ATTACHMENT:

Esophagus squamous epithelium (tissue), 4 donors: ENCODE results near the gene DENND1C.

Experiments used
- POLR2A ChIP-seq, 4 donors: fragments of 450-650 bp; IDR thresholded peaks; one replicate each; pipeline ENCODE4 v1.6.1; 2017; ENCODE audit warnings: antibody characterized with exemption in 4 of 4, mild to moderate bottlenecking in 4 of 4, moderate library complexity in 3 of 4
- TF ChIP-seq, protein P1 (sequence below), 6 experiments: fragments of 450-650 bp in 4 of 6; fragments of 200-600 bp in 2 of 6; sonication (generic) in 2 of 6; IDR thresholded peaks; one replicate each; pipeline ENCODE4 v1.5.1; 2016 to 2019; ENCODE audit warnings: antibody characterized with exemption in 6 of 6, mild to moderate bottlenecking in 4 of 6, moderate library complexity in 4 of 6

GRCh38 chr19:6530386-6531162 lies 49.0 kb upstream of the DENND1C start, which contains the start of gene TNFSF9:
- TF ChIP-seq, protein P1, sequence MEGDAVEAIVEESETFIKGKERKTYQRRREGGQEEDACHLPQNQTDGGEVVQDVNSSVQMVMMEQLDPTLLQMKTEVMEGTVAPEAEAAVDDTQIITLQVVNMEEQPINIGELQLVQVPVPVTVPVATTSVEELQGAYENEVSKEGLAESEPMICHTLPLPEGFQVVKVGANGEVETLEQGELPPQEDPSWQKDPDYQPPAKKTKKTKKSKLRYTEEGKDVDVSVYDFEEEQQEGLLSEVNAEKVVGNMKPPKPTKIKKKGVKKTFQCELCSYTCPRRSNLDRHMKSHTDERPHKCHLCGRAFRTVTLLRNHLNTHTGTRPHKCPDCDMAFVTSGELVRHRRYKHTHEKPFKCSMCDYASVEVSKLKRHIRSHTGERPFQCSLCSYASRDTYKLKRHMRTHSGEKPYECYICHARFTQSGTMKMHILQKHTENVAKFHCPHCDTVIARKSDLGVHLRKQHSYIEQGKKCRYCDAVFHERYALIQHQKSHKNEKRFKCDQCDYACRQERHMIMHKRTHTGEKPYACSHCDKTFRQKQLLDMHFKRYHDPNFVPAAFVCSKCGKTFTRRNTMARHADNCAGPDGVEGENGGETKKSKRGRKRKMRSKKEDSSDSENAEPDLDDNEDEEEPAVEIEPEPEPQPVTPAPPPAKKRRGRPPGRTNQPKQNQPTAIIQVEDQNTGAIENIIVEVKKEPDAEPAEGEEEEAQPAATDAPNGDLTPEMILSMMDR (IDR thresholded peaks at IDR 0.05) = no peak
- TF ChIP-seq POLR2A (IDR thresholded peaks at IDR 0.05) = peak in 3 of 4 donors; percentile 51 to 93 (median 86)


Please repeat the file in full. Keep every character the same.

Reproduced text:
Esophagus squamous epithelium (tissue), 4 donors: ENCODE results near the gene DENND1C.

Experiments used
- POLR2A ChIP-seq, 4 donors: fragments of 450-650 bp; IDR thresholded peaks; one replicate each; pipeline ENCODE4 v1.6.1; 2017; ENCODE audit warnings: antibody characterized with exemption in 4 of 4, mild to moderate bottlenecking in 4 of 4, moderate library complexity in 3 of 4
- TF ChIP-seq, protein P1 (sequence below), 6 experiments: fragments of 450-650 bp in 4 of 6; fragments of 200-600 bp in 2 of 6; sonication (generic) in 2 of 6; IDR thresholded peaks; one replicate each; pipeline ENCODE4 v1.5.1; 2016 to 2019; ENCODE audit warnings: antibody characterized with exemption in 6 of 6, mild to moderate bottlenecking in 4 of 6, moderate library complexity in 4 of 6

GRCh38 chr19:6530386-6531162 lies 49.0 kb upstream of the DENND1C start, which contains the start of gene TNFSF9:
- TF ChIP-seq, protein P1, sequence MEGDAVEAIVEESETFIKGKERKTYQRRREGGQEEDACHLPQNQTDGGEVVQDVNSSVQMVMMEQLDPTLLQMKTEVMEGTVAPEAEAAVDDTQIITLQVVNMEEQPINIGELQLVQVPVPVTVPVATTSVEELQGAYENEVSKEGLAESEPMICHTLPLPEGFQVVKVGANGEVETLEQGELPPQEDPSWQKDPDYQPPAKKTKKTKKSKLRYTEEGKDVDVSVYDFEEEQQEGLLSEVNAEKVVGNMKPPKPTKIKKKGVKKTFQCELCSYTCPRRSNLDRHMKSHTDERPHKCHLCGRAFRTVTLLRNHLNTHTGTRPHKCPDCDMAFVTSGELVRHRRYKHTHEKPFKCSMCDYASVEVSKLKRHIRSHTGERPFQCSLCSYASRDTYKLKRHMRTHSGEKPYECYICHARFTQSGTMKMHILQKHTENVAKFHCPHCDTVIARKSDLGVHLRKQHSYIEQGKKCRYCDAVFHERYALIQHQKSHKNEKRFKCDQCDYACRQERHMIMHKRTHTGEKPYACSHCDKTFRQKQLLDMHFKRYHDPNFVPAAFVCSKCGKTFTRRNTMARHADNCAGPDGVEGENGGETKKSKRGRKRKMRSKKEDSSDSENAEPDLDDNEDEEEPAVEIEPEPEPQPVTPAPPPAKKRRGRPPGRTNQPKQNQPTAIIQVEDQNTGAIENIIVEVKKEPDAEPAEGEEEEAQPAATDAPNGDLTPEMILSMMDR (IDR thresholded peaks at IDR 0.05) = no peak
- TF ChIP-seq POLR2A (IDR thresholded peaks at IDR 0.05) = peak in 3 of 4 donors; percentile 51 to 93 (median 86)